To perhaps to no one's surprise, Borders bookstore collected a ton of consumer information - such as personal data including records of particular book and video sales - during its normal course of business. Such personal information Borders promised never to share without consumer consent. But now that the company is being sold off as part of its bankruptcy filing, all privacy promises are off.
Reuters wrote this week that Barnes & Noble, which paid almost $14 million for Borders intellectual assets including customer information at auction last week, said it should not have to comply with certain customer privacy standards recommended by a third-party ombudsman. In court papers, Barnes & Noble said that its own privacy standards are sufficient to protect the privacy of customers whose information it won during the auction.
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At the heart of Barnes & Noble's disagreement is the court appointed Consumer Privacy Ombudsman Michael St. Patrick Baxter of the Washington, DC law firm Covington & Burling's requirement that any use of Borders consumer information would require consent.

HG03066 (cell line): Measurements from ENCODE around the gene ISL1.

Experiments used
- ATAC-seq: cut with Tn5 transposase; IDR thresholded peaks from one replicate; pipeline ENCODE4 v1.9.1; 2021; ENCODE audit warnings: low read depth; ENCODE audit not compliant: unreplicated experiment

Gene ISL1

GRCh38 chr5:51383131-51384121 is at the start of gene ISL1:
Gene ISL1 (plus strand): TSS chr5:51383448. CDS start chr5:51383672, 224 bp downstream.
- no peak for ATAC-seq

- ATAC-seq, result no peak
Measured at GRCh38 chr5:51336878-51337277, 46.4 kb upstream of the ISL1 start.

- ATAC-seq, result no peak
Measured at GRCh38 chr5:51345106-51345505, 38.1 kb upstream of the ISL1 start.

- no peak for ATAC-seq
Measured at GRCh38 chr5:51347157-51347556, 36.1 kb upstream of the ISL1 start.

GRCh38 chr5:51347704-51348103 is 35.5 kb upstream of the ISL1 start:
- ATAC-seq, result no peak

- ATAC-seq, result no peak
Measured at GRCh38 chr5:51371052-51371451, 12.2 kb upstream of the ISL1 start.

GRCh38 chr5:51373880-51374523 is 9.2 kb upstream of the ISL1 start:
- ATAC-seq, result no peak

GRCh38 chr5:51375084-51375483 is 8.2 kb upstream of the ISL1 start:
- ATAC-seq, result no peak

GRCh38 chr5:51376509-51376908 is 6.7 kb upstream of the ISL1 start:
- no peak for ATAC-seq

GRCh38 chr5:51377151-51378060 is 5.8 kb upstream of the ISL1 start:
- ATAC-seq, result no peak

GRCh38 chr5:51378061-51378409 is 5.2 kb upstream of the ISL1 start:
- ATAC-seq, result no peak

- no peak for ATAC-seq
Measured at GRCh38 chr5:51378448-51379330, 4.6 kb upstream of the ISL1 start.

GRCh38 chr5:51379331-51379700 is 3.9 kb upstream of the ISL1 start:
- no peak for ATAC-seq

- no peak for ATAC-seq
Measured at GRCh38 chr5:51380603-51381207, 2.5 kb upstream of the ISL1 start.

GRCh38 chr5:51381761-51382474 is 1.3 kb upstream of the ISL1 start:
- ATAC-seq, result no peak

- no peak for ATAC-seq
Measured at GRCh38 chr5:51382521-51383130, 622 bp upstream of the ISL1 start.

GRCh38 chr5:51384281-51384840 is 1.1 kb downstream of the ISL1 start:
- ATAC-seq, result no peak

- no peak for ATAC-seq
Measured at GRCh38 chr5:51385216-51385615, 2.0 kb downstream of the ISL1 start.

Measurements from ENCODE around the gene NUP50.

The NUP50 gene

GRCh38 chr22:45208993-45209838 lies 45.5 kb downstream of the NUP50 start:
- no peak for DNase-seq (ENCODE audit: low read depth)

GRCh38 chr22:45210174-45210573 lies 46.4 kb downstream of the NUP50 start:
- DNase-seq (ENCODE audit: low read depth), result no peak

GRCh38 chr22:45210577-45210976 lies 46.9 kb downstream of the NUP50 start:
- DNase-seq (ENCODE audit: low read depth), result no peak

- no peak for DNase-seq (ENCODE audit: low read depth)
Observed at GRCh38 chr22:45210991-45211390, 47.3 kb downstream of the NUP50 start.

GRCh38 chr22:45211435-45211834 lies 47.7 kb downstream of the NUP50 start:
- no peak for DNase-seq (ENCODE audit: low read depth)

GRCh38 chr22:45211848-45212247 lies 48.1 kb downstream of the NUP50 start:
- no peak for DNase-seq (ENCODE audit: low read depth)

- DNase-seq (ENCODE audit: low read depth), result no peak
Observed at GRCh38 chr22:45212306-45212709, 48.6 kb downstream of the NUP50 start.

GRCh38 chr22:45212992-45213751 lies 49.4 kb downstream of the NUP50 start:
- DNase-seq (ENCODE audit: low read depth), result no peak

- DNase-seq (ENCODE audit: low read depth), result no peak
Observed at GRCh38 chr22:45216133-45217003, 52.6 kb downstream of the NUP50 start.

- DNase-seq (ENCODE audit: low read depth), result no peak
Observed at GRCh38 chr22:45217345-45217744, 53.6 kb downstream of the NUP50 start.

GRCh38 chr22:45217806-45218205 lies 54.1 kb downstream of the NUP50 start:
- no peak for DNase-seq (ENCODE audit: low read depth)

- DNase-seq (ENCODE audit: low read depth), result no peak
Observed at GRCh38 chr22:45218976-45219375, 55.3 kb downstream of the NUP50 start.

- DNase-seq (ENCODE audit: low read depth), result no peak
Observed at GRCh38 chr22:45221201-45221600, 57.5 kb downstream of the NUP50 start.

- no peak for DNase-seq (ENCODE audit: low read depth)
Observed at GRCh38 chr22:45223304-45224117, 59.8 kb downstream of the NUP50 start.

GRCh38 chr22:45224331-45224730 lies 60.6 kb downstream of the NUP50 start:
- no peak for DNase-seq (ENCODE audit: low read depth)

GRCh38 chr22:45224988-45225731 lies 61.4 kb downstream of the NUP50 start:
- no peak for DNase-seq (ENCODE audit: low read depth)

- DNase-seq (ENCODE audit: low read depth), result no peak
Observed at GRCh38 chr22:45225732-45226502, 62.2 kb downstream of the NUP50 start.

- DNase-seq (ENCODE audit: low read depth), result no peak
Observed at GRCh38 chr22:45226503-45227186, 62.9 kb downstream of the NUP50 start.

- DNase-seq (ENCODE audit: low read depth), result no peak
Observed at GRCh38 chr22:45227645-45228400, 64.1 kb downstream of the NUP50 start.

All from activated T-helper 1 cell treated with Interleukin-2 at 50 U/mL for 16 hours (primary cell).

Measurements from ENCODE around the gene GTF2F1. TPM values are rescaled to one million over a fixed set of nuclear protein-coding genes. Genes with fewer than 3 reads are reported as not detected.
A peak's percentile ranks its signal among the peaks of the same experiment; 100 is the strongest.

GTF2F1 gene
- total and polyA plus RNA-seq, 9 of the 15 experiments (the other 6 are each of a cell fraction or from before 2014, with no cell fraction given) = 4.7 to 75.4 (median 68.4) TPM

The Federal Trade Commission has weighed in on the matter saying in a letter to St. Patrick Baxter's office that recommended that any transfer of personal information in connection with a bankruptcy sale take place only with consent of Border's customers or with significant restrictions on the transfer and use of the information.
The FTC wrote, in part: "The representations Borders made to its customers about the privacy of their information, including email addresses and purchase history, would likely be considered very important to many customers. In particular, information about the types of books and videos customers have purchased would be considered personal to many customers. Consumers who bought such items would likely be very concerned if their information were to be transferred without restriction to an unknown purchaser for unknown uses. Potential Sale or Transfer of Personal Information We understand that Borders' customer information constitutes a potentially valuable estate asset. We are concerned, however, that any sale or transfer of the personal information of Borders' customers private information would contravene Borders' express promise not to disclose such information and could constitute a deceptive or unfair practice.
The FTC went on to say its privacy concerns in the Borders case would be reduced if:
The sale of Borders assets should be finalized this week before a judge in New York if the privacy argument doesn't torpedo the agreement.
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